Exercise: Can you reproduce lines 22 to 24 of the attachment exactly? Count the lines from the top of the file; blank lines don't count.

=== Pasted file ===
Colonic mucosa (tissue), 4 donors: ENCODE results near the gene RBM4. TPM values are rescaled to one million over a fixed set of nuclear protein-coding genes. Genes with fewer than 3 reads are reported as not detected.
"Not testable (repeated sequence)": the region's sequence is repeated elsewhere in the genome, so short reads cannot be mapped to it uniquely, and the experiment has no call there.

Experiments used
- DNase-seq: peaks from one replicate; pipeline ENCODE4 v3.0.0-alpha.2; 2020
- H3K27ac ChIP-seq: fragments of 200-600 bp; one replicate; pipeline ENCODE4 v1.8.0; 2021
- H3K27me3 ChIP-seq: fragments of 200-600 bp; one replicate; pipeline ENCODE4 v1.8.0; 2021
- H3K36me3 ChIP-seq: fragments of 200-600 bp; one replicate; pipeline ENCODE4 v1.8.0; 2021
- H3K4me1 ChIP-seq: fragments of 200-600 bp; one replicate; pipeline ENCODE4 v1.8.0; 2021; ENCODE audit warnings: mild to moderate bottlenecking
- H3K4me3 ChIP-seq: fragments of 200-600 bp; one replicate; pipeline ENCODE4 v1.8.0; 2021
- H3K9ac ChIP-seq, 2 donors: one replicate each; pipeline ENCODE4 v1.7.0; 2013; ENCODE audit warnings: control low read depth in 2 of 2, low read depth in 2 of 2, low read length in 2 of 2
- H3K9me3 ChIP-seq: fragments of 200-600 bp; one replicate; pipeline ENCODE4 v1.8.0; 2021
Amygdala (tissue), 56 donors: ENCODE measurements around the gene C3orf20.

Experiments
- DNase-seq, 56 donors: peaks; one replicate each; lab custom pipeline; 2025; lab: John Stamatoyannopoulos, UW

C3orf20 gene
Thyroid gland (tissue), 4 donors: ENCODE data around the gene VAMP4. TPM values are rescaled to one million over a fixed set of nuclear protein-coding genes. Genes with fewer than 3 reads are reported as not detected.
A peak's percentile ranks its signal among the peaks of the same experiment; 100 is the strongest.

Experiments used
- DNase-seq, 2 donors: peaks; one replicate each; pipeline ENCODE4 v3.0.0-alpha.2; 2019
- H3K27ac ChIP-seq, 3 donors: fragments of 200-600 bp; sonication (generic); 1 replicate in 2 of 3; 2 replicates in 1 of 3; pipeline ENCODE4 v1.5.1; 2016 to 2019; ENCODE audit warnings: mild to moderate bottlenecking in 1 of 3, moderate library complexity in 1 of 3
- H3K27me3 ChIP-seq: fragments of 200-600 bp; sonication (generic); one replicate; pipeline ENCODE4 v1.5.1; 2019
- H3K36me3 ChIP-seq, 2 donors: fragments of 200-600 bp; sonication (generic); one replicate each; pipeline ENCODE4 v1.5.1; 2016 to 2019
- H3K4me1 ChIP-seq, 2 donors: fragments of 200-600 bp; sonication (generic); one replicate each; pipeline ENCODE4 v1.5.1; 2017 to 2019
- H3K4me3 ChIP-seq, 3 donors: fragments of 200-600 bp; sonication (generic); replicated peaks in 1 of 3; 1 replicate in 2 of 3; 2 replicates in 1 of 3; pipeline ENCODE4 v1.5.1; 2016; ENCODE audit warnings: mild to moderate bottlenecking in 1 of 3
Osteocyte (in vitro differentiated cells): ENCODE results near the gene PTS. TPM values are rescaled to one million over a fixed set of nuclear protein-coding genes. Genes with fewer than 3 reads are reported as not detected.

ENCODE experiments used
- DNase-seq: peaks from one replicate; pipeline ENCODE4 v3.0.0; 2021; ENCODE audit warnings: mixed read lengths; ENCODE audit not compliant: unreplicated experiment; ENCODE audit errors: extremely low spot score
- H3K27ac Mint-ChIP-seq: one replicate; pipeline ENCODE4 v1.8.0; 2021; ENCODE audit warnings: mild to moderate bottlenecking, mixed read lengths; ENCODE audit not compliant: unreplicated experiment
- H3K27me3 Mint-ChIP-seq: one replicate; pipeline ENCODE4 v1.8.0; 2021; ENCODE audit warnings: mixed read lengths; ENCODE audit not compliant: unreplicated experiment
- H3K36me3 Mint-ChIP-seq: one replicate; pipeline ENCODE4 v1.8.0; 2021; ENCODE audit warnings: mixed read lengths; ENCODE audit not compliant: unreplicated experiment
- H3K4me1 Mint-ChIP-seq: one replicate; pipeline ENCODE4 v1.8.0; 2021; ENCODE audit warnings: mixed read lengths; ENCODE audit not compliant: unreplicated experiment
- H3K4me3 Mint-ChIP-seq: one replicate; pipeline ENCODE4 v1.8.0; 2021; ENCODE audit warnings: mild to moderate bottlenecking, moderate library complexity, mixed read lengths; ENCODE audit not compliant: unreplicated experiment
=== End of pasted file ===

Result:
- H3K36me3 ChIP-seq, 2 donors: fragments of 200-600 bp; sonication (generic); one replicate each; pipeline ENCODE4 v1.5.1; 2016 to 2019
- H3K4me1 ChIP-seq, 2 donors: fragments of 200-600 bp; sonication (generic); one replicate each; pipeline ENCODE4 v1.5.1; 2017 to 2019
- H3K4me3 ChIP-seq, 3 donors: fragments of 200-600 bp; sonication (generic); replicated peaks in 1 of 3; 1 replicate in 2 of 3; 2 replicates in 1 of 3; pipeline ENCODE4 v1.5.1; 2016; ENCODE audit warnings: mild to moderate bottlenecking in 1 of 3